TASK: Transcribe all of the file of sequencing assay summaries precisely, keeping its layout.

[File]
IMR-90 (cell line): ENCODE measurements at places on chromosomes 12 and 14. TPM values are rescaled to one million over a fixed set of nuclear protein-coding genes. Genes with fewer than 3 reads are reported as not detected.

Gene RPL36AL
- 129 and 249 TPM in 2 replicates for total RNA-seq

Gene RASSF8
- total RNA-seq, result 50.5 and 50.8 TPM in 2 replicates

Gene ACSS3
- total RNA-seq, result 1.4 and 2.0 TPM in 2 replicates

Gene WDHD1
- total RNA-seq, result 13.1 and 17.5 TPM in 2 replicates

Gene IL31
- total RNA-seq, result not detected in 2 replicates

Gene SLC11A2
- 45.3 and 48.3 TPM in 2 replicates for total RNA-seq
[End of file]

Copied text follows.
IMR-90 (cell line): ENCODE measurements at places on chromosomes 12 and 14. TPM values are rescaled to one million over a fixed set of nuclear protein-coding genes. Genes with fewer than 3 reads are reported as not detected.

Gene RPL36AL
- 129 and 249 TPM in 2 replicates for total RNA-seq

Gene RASSF8
- total RNA-seq, result 50.5 and 50.8 TPM in 2 replicates

Gene ACSS3
- total RNA-seq, result 1.4 and 2.0 TPM in 2 replicates

Gene WDHD1
- total RNA-seq, result 13.1 and 17.5 TPM in 2 replicates

Gene IL31
- total RNA-seq, result not detected in 2 replicates

Gene SLC11A2
- 45.3 and 48.3 TPM in 2 replicates for total RNA-seq